More than 450 years ago, a Portuguese Dominican missionary first brought the Catholic faith to the Kingdom of Cambodia which later became part of the colony of French Indo-China.
The church never developed in Cambodia as dramatically as it did in Vietnam — also part of French Indo-China — mainly because Christianity was seen as a European, a “foreign” religion in a country where 94% of the people are Buddhist. But there were small Catholic communities spread through large parts of the kingdom and they worshipped in substantial Gothic church buildings that would not have been out of place in Paris.
Cambodia gained independence from France in 1954, but eventually the kingdom was drawn into the Vietnam War (called the “American War” here) and was heavily bombed. Then at the end of that conflict, the Khmer Rouge arose, an ultra-nationalist, ultra-communist group that wanted to rebuild Cambodia to its glory days of the 1100s when the Khmer people built Angkor Wat.
The Khmer Rouge wanted no “old ideas” such as religion to interfere with their plans for utopia, and both Buddhism and Christianity were targeted. As the faithful were driven underground and the clergy killed or otherwise eliminated, the French Bishop Ramousse, about to be expelled from the country, hurriedly ordained Fr. Chhmar Salas, a Cambodian priest, as the first local bishop, but he soon died as one of the victims of the Khmer Rouge.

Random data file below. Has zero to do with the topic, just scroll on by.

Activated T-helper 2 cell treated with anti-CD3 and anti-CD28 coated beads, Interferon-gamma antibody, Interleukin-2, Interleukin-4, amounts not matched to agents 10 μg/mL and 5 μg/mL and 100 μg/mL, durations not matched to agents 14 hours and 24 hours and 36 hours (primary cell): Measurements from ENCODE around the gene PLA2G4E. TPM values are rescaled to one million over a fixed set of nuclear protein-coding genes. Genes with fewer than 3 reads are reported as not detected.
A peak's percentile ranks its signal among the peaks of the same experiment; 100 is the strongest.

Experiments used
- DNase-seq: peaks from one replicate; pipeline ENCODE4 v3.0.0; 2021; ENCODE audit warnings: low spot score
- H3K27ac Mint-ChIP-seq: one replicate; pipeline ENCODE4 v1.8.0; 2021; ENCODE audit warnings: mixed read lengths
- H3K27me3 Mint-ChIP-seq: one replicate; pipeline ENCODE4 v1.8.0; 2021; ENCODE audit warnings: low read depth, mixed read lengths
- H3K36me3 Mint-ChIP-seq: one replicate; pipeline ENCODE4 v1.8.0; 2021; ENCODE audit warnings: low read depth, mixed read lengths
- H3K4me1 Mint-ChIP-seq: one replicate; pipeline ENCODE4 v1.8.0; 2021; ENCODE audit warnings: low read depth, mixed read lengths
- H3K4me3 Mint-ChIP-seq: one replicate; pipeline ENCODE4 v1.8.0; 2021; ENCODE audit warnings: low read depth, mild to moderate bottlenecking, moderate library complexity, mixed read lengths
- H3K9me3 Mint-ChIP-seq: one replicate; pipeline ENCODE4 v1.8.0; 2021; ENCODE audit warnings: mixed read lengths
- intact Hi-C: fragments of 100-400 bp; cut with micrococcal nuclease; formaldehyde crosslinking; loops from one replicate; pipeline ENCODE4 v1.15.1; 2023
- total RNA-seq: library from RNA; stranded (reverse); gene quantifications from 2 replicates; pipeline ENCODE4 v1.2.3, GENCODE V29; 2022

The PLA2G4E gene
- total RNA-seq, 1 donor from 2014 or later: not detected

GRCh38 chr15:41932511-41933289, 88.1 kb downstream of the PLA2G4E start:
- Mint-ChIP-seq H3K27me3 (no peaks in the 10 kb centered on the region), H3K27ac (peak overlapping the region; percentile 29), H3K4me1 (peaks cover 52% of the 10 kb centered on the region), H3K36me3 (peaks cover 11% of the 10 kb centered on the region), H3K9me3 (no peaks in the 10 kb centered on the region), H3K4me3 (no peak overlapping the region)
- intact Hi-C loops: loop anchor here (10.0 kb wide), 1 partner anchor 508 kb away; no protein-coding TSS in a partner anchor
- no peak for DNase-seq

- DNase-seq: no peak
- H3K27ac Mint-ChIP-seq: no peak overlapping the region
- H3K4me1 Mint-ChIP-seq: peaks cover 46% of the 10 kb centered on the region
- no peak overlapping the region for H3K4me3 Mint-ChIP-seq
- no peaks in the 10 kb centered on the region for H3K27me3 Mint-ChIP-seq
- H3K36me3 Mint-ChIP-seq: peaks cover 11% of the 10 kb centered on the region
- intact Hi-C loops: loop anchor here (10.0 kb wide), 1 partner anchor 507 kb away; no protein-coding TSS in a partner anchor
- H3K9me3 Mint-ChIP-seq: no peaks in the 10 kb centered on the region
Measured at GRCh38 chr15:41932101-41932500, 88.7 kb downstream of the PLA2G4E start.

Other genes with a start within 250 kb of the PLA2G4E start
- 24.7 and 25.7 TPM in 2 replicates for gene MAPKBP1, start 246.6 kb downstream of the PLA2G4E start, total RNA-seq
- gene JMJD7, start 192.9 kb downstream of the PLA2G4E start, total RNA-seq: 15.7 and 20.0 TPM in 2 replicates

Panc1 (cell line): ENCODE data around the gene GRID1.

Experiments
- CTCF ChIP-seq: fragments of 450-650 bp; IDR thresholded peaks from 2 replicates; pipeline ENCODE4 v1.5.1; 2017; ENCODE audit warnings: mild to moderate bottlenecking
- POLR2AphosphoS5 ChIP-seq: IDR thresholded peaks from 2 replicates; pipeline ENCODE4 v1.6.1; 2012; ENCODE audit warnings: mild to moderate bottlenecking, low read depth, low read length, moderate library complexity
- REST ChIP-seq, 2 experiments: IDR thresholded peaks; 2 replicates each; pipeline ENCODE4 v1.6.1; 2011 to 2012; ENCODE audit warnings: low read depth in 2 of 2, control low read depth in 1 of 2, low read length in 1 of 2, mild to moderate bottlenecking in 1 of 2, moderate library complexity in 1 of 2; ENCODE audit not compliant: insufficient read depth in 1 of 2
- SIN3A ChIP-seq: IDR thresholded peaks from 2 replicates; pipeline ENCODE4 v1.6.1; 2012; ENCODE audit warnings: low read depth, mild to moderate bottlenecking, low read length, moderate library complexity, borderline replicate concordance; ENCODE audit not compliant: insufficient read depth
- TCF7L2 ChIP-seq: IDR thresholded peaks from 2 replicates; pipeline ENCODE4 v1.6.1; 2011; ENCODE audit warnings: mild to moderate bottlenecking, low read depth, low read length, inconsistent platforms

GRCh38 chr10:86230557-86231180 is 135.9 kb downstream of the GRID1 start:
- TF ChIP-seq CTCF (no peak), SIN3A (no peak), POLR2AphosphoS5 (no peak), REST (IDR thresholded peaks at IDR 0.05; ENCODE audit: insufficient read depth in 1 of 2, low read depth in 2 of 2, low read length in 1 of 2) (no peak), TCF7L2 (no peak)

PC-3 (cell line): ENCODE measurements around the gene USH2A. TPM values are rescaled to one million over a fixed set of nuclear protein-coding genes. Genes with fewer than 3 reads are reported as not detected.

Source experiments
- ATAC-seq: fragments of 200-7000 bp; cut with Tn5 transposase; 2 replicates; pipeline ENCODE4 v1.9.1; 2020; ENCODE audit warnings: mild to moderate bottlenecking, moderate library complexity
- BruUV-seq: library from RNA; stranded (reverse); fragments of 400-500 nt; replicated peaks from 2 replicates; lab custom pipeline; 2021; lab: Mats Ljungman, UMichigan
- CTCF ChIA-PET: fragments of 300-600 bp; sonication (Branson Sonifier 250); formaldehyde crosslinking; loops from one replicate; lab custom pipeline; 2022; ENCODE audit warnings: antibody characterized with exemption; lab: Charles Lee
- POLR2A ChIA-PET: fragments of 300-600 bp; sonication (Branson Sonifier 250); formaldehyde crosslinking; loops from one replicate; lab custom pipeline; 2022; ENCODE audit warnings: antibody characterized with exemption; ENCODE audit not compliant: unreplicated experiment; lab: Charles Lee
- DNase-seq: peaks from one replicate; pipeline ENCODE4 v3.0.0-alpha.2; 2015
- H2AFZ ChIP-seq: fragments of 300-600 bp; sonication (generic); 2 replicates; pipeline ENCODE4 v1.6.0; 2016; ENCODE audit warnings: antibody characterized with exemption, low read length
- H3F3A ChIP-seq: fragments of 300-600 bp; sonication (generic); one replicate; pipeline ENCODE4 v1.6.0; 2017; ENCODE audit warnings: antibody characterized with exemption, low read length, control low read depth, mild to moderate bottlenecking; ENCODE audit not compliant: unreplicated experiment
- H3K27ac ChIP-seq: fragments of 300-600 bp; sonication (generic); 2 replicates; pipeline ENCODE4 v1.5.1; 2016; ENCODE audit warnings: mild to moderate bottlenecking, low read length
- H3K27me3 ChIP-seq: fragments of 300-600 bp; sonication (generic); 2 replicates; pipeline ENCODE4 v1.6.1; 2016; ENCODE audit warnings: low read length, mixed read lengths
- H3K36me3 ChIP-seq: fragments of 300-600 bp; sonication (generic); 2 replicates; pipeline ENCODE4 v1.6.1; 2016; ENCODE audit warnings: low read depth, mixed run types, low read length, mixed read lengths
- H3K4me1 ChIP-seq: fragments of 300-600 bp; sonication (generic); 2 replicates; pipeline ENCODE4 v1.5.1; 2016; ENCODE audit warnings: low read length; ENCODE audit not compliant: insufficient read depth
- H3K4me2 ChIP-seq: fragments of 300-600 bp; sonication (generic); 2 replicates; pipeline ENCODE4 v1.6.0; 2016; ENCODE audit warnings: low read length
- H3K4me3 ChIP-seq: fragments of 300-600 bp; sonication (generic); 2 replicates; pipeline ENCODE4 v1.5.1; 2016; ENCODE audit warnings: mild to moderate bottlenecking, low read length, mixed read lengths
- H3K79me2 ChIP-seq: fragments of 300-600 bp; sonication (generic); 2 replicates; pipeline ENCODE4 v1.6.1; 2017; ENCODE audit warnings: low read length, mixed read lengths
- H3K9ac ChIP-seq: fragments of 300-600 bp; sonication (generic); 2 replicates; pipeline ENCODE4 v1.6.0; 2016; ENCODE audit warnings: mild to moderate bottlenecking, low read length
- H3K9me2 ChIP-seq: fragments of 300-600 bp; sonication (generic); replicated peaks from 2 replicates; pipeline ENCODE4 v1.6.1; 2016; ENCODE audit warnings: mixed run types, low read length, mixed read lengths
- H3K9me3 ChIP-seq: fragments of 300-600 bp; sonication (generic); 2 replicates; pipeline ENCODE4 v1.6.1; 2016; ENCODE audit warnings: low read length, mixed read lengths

The Khmer Rouge attacked not only the church people but also the church buildings. There were 121 churches in Cambodia before the Pol Pot era. Of those, only two remain today, one because it was used as a barracks for Khmer Rouge troops.
Today the Cambodian Catholic Church is rebuilding, but it is very different from the church one would experience in Louisville. One big difference is the size. There are only 5,000 Cambodian Catholics in the whole country (the size of Missouri), out of a population of 16,000,000 people. There are also 15,000 Vietnamese Catholics who live along the Mekong River and about 1,000 foreign Catholics.
The new church is also developing according to a very different model, one that more closely aligns with Cambodian culture. The new church buildings are in a Khmer style, often similar to Buddhist temples, so that they are more welcoming to Khmer people who usually know almost nothing about Christianity.
Surprisingly for such a small country, Cambodia has three dioceses for just 20,000 Catholics — due to the difficulty of travel — but the dioceses here are called apostolic vicariates and prefectures because Cambodia is still considered a mission territory by the Vatican. Serving the church are seventy-two priests from about fifteen countries. Only eight of the priests are from Cambodia.
The restored Catholic Church in Cambodia lacks numbers and experience and even ordinary church structures such as a chancery office and a marriage tribunal, but it has young and enthusiastic people, a youthful and very active bishop, a good reputation among the general populace, and there is great promise for the future of the Catholic People of God here in Cambodia.
Father Charlie Dittmeier is a priest of the Archdiocese of Louisville working as a Maryknoll Associate Priest and is assigned to the Maryknoll Lay Missioners. He is the co-director of the Maryknoll Deaf Development Programme in Phnom Penh, Cambodia and is also pastor of the English-speaking parish there.